I had the wonderful experience of working as part of the Shaping the Future Ceramics and its Dimensions workshop in the porcelain production factory KAHLA earlier this year. Here's a quote from my experience that I've shared with Ceramics and its Dimensions about my experience:
" Working as part of the Shaping the Future workshop, held in the KAHLA production Factory, my eyes were opened to the experience of how modern porcelain production works. I was interestingly struck by the relationship between the factory workers and porcelain, one that is very different to that of a ceramicist, designer or artist. The normality of porcelain pouring from hoses, the act of glazing or decorating a bowl with perfection, the hoards of impeccably white and glossy wares and the mountain of broken shards and porcelain waste influenced and greatly inspired the conceptualisation of my new body of work and the experimental making process I utilised as part of the Shaping the Future workshop.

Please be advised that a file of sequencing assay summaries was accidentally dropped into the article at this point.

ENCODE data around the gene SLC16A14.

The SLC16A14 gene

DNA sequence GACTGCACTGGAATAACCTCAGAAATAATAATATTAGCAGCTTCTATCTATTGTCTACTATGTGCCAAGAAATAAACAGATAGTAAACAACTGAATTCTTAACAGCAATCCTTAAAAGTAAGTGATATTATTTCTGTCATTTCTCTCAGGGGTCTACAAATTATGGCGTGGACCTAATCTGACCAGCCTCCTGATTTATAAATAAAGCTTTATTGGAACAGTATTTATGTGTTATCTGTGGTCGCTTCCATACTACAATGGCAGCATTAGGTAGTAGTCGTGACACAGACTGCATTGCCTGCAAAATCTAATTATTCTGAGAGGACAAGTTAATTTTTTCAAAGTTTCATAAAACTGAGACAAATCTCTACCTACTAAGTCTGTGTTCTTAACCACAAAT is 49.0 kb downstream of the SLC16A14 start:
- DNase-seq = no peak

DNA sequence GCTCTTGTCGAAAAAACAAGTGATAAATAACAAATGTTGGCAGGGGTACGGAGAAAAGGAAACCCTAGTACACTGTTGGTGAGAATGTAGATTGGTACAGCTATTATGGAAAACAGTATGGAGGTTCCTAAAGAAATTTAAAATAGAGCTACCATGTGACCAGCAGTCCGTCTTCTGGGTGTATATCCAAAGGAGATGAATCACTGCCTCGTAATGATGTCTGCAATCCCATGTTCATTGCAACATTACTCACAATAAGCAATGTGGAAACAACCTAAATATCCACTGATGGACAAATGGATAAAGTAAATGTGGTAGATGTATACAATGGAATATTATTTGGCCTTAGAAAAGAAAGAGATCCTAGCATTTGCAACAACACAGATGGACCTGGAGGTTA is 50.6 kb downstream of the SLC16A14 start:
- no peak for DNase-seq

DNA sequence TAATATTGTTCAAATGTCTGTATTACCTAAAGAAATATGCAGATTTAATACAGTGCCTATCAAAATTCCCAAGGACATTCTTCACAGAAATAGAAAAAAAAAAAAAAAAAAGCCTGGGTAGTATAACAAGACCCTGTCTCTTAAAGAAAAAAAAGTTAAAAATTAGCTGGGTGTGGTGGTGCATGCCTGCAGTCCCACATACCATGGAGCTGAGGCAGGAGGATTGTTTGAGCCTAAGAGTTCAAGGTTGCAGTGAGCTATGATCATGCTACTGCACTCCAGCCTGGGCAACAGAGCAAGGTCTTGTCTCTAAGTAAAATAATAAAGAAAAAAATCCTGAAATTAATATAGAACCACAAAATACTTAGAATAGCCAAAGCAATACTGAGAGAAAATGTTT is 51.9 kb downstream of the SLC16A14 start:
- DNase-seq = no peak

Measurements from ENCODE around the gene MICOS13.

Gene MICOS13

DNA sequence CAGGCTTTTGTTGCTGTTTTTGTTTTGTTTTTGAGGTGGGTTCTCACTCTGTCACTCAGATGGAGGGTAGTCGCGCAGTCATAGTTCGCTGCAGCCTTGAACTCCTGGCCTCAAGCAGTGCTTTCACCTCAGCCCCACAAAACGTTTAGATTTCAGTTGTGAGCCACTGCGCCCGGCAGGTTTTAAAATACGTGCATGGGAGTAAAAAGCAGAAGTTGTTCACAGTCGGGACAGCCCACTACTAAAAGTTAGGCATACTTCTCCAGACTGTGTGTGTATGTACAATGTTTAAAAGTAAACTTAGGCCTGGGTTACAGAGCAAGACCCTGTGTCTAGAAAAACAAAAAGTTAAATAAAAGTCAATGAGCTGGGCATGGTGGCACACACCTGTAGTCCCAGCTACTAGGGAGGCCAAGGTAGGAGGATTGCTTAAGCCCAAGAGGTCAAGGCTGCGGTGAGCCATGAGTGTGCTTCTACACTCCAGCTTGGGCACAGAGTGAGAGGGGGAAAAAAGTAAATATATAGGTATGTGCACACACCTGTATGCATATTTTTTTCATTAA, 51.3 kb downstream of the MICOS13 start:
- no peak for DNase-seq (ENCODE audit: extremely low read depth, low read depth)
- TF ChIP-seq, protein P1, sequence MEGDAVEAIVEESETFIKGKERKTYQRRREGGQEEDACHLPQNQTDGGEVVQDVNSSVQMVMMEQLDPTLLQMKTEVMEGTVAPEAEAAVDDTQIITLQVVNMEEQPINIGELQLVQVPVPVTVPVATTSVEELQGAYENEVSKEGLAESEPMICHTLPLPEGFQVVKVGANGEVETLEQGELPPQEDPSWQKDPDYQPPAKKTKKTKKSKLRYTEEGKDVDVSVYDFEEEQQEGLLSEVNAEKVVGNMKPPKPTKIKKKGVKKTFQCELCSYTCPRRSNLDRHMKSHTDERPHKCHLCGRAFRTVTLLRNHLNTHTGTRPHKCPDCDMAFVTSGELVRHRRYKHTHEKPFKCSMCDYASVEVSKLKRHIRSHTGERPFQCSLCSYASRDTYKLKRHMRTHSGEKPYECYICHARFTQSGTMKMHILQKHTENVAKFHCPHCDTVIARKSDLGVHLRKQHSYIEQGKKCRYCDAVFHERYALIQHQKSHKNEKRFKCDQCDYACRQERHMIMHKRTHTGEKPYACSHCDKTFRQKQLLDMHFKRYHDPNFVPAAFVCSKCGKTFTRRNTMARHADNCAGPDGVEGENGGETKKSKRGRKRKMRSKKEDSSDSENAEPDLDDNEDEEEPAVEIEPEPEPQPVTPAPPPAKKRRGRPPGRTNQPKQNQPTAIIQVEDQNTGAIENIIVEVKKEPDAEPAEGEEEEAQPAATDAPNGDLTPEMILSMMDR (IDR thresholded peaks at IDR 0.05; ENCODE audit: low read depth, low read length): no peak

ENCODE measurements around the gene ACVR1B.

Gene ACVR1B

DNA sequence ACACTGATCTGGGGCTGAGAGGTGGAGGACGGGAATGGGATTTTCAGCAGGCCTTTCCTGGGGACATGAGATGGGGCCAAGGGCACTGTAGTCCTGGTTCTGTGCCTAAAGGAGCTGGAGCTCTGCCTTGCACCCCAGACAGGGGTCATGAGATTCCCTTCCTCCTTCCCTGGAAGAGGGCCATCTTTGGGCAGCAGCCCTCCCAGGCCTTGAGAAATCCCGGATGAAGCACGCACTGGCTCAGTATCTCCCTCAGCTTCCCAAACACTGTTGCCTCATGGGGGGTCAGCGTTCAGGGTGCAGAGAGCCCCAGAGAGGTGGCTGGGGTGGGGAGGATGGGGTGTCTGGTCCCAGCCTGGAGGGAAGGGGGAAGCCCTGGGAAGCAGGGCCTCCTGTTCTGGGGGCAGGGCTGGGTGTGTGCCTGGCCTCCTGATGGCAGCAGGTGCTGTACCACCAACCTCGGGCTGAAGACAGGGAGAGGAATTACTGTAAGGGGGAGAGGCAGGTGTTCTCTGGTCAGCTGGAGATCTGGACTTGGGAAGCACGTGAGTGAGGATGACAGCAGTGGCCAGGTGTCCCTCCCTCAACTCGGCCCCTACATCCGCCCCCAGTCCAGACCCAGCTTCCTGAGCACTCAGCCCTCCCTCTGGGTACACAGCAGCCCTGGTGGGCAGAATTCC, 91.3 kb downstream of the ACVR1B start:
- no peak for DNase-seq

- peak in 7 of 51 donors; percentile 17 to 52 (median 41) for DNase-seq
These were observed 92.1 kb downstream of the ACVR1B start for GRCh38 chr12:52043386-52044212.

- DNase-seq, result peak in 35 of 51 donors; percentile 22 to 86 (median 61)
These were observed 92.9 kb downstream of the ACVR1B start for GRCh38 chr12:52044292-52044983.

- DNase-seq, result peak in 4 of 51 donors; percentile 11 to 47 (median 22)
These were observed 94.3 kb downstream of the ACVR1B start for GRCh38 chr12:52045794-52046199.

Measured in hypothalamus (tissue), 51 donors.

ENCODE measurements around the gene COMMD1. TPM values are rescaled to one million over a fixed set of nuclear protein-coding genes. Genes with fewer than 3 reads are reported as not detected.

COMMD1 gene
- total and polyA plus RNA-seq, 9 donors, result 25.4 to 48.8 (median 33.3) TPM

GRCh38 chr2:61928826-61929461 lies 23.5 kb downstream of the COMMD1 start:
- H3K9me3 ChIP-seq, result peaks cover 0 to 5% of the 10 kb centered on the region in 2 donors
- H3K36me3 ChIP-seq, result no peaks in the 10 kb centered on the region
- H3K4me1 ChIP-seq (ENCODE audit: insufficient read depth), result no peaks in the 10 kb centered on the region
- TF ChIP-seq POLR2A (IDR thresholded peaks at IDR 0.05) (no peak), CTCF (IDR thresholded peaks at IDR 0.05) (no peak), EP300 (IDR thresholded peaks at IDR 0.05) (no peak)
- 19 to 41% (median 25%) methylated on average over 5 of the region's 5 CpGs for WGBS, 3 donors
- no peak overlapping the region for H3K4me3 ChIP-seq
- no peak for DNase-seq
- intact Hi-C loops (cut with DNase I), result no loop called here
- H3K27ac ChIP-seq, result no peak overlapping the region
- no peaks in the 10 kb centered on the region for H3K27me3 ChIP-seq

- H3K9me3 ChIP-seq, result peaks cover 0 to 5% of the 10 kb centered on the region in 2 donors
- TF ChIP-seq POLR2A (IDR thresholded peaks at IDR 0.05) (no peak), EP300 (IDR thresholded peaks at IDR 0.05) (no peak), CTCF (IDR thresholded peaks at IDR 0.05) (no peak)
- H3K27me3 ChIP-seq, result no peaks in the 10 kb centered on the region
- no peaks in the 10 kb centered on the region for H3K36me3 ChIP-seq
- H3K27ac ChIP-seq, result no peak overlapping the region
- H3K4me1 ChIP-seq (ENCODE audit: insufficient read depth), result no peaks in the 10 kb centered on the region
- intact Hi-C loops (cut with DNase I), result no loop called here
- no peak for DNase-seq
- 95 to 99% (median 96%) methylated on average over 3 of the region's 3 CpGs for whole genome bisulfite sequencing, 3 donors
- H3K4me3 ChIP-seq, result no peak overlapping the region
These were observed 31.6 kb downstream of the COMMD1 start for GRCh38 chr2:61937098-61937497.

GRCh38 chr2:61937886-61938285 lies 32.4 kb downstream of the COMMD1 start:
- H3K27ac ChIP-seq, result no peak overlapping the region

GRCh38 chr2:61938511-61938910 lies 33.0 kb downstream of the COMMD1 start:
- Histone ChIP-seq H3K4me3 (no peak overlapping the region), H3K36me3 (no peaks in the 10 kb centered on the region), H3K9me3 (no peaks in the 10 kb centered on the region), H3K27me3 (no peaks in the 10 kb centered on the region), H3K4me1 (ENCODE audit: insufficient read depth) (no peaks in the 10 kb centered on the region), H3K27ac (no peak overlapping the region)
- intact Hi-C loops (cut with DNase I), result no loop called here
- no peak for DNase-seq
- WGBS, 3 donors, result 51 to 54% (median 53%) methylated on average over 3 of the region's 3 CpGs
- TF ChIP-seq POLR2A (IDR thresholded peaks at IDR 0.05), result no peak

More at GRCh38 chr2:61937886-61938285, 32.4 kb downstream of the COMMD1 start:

In a factory environment, of which I was unfamiliar, and working alongside a variety of makers, thinkers and inventors, the approach I made was to watch, listen and experiment. My project began with a fascination in material culture and hoping to explore a combination of materials in order to reflect a tactile relationship with material. My experiments began with decorating porcelain with concrete, then casting concrete plates with which I could include porcelain shards and distorting stamp and decal decoration. With the intent of capturing or exploring a tactile dinning experience, I was inspired by conversations and the experience lead by the Dilettantin Produktionsbüro duo. I then became aware of the space the cast concrete plate occupies and how they represent the space of a plate in which we eat and additionally how material plays such an important role in the experience of dinning.
During my time at KAHLA alongside experimenting I gained a wonderful insight into the creative practice of other members of the workshop. Curious about the challenges and appropriation of 3D printing in ceramics and innovative design, the lectures and participants shared knowledge and experience that speared fantastic and inclusive conversations concerning what the future of ceramics could look like."